Union Budget 2013 – What is there in it for me?

End February every year is an exciting time for Indians, whether they are residents or non-residents. It is the time when we have budget presentations which spell out the tariff and concessions which is bound to have an impact on our finances.

As a Non Resident Indian from the Middle East, I did not have too much of an interest in Railway budget (I have not travelled by train since a long time). But it did have an impact on my portfolio! Stock markets tanked on the day Railway Budget was presented and Sensex came down by more than 300 points! So the lesson learnt is even when you do not travel by train, Railway Budget can definitely have an impact on your finances!

Then came the Union Budget on 28th February 2013. This was an event which had generated lots of expectations. This was being presented by perhaps the most credible face in the Government and he was doing it for the 8th time in his career. Further, his earlier budgets did have the X factor! Added excitement was due to the fact that this would be last full Budget before the next general elections due in May 2014.

But as the highlights of the Budget started flashing across my Bloomberg screen, I felt a bit let down! There were no big bang announcements and there was nothing which could be termed as innovative. The markets too felt that they should repeat the welcome given to the Railway Budget and Sensex  again tanked by almost 300 points. Two Budgets conspired against my portfolio and it is now less than what is was at the beginning of this year!

Finance Minister, at the beginning of the Budget speech mentioned two facts which were a bit disturbing. The first one referred to GDP growth and he said “In the current year, the CSO has estimated growth at 5 percent while the RBI has estimated growth at 5.5 percent. Whatever may be the final estimate, it will be below India’s potential growth rate of 8 percent. Getting back to that growth rate is the challenge that faces the country” This is some sort of admission that we cannot even reach our potential in GDP growth!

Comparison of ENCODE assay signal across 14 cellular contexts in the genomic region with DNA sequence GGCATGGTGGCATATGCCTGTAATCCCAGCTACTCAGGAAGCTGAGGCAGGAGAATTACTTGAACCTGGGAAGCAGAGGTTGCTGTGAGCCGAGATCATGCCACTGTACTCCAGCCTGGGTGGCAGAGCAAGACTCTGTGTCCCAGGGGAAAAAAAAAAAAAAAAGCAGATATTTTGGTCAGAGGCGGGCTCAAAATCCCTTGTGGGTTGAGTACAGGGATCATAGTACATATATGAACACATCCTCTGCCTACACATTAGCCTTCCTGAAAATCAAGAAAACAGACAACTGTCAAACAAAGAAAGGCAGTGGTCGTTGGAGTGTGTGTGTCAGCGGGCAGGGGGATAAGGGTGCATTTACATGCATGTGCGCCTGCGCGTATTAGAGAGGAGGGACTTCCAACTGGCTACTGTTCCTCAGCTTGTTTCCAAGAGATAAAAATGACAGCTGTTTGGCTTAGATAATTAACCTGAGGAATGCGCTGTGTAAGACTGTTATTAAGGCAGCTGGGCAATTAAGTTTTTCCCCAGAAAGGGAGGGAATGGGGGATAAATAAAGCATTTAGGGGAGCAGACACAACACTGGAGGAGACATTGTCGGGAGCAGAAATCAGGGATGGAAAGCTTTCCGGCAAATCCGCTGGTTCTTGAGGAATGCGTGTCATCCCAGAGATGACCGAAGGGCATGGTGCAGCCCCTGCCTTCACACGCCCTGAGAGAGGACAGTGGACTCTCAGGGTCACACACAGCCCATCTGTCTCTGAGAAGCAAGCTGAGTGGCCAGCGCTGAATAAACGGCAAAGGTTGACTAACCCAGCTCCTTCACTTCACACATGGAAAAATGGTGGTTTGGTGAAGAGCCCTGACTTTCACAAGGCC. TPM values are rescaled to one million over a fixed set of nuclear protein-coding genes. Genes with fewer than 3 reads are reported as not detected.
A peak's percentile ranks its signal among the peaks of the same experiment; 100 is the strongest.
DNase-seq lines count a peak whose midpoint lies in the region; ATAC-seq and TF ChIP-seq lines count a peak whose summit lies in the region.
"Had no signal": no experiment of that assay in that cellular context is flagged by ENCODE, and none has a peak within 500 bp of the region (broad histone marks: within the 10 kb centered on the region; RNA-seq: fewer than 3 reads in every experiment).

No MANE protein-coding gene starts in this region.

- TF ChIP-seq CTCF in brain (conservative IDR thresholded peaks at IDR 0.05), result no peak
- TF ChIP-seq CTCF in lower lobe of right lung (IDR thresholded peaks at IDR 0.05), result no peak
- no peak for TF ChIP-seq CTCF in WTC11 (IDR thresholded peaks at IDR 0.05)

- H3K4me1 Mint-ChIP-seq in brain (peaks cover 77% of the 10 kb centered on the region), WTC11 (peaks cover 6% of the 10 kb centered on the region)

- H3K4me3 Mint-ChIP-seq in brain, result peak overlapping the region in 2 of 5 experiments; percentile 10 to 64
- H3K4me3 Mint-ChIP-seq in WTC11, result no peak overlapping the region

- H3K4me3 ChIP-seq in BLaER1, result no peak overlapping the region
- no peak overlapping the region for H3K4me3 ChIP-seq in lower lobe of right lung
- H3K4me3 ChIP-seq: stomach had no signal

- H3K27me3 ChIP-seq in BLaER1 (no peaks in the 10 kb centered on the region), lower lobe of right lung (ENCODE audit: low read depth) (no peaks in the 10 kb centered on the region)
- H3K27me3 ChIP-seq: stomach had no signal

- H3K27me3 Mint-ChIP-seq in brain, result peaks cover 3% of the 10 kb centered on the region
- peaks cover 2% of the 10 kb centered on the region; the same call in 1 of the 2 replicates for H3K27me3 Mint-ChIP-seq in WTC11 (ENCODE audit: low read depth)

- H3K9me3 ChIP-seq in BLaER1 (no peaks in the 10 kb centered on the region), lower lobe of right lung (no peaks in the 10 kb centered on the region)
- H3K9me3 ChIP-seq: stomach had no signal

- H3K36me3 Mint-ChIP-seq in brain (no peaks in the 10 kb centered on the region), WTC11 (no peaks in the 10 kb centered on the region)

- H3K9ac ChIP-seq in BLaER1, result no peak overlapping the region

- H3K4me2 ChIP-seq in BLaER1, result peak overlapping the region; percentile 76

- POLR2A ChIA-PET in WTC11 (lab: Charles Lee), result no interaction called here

The second statement which was equally disturbing was about Current Account Deficit (CAD). This is what FM had to say on CAD “My greater worry is the current account deficit (CAD). The CAD continues to be high mainly because of our excessive dependence on oil imports, the high volume of coal imports, our passion for gold, and the slow down in exports. This year, and perhaps next year too, we have to find over USD 75 billion to finance the CAD. There are only three ways before us: FDI, FII or External Commercial Borrowing (ECB). That is why I have been at pains to state over and over again that India, at the present juncture, does not have the choice between welcoming and spurning foreign investment. If I may be frank, foreign investment is an imperative. What we can do is to encourage foreign investment that is consistent with our economic objectives.”

Now let me present my two paisa worth thoughts:

  • CAD is a definite worry. As per Economic Survey presented a day before the Budget, CAD widened to 4.6 percent of GDP in the first half of 2012-13. This is a big number. But FM sited only three ways to deal with CAD i.e., FDI, FII and ECB. Glaring is the omission of remittances and deposits from NRIs. Let us take a look at the numbers. As per Economic Survey, in 2011-12 (where the latest projections of the whole year is available), Net FDI amounted to USD 22.06 billion, Net Portfolio Flows (FII) amounted to USD 17.17 billion and Net ECBs amounted to USD 10.34 billion. Compared to these,  Net NRI Deposits amounted to USD 11.92 billion (Which is higher than Net ECBs) and Net Transfers under Invisibles which include remittances from NRIs (significant portion is remittances from workers in Gulf Countries) amounted to USD 63.49 billion. Yet, FM did not recognize this substantial forex inflow from NRIs! While encouraging foreign investment is welcome, why not encourage NRI inflows too?
  • On the same day of Budget presentation, we got GDP numbers which were a bit startling – GDP growth had fallen to 4.5% in Q3 of 2012-13! This news and widening CAD appears to have pushed Indian Rupee lower against US Dollar. Given the trend in CAD as well as in GDP growth, one can reasonably expect Indian Rupee to remain under pressure. Delaying remittances into India may get rewarded with better exchange rates! (Any ways FM is not really worried too much about NRI remittances and NRI Deposits!)